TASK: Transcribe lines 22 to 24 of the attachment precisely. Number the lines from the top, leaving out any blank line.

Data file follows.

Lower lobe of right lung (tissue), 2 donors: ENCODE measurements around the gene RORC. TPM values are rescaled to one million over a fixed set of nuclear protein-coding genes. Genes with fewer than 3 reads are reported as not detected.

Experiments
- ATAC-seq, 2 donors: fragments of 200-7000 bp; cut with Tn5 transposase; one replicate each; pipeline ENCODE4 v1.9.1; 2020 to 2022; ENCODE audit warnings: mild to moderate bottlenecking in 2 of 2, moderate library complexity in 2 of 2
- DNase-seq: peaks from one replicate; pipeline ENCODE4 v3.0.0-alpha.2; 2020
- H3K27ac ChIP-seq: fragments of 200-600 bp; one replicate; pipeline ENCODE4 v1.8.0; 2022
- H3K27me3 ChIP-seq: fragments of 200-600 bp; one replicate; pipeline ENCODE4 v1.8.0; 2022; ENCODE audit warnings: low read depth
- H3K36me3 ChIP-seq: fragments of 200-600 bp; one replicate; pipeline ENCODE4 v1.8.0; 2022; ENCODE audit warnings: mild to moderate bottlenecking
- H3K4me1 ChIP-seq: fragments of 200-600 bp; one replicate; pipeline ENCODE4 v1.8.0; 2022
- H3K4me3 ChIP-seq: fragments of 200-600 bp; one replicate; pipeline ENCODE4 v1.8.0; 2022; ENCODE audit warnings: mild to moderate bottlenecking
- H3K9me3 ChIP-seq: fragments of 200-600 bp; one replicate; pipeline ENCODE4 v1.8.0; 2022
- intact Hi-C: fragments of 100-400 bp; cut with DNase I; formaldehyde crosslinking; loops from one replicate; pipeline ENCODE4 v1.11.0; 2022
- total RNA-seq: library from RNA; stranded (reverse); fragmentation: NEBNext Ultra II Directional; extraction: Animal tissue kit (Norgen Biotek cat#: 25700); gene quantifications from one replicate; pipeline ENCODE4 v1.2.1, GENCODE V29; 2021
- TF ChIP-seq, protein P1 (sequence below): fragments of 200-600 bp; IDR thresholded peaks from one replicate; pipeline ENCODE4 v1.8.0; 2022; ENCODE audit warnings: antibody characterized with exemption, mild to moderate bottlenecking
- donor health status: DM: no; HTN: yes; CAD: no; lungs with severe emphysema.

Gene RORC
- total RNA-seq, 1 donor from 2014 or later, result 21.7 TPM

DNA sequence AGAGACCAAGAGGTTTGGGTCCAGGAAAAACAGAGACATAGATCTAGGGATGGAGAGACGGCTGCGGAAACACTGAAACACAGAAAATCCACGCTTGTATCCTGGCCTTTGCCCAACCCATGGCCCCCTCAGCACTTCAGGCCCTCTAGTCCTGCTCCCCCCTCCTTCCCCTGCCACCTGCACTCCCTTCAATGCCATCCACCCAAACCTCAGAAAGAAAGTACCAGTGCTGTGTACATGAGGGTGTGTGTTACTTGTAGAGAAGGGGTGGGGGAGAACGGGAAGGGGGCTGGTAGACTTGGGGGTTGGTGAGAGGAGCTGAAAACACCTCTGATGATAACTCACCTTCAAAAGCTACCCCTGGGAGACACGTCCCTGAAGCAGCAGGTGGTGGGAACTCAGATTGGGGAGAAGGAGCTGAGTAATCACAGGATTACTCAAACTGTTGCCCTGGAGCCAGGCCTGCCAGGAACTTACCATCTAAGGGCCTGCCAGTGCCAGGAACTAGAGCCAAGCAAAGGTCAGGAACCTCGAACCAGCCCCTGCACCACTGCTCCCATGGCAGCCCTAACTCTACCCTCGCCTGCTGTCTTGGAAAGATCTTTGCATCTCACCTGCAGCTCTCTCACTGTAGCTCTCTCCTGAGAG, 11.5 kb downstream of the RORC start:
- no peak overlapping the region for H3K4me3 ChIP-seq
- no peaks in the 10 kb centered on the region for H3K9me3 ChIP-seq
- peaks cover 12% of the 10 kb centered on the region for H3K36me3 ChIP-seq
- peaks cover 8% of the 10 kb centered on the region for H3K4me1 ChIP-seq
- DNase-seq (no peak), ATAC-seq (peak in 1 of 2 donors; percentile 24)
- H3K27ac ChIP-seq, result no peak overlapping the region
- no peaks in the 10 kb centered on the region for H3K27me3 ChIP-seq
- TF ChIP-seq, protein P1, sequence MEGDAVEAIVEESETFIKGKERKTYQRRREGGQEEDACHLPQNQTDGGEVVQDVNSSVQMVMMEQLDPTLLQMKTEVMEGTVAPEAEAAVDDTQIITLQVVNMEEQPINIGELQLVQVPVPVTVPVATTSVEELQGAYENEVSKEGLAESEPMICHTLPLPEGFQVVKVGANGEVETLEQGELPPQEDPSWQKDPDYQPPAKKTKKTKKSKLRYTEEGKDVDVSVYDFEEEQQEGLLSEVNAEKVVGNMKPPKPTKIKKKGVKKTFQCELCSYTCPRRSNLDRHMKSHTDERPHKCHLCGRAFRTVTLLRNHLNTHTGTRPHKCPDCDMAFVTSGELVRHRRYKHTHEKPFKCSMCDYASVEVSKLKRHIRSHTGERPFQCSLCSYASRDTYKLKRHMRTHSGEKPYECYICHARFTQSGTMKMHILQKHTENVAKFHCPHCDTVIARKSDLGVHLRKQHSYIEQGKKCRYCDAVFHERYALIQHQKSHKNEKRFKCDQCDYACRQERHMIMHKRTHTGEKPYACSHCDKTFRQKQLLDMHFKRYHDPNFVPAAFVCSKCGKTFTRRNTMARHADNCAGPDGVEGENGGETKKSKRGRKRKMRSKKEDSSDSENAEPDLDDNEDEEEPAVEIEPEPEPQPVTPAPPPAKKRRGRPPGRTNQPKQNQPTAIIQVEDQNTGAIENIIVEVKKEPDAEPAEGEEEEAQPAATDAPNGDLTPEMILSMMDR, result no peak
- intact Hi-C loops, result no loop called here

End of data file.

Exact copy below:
- DNase-seq (no peak), ATAC-seq (peak in 1 of 2 donors; percentile 24)
- H3K27ac ChIP-seq, result no peak overlapping the region
- no peaks in the 10 kb centered on the region for H3K27me3 ChIP-seq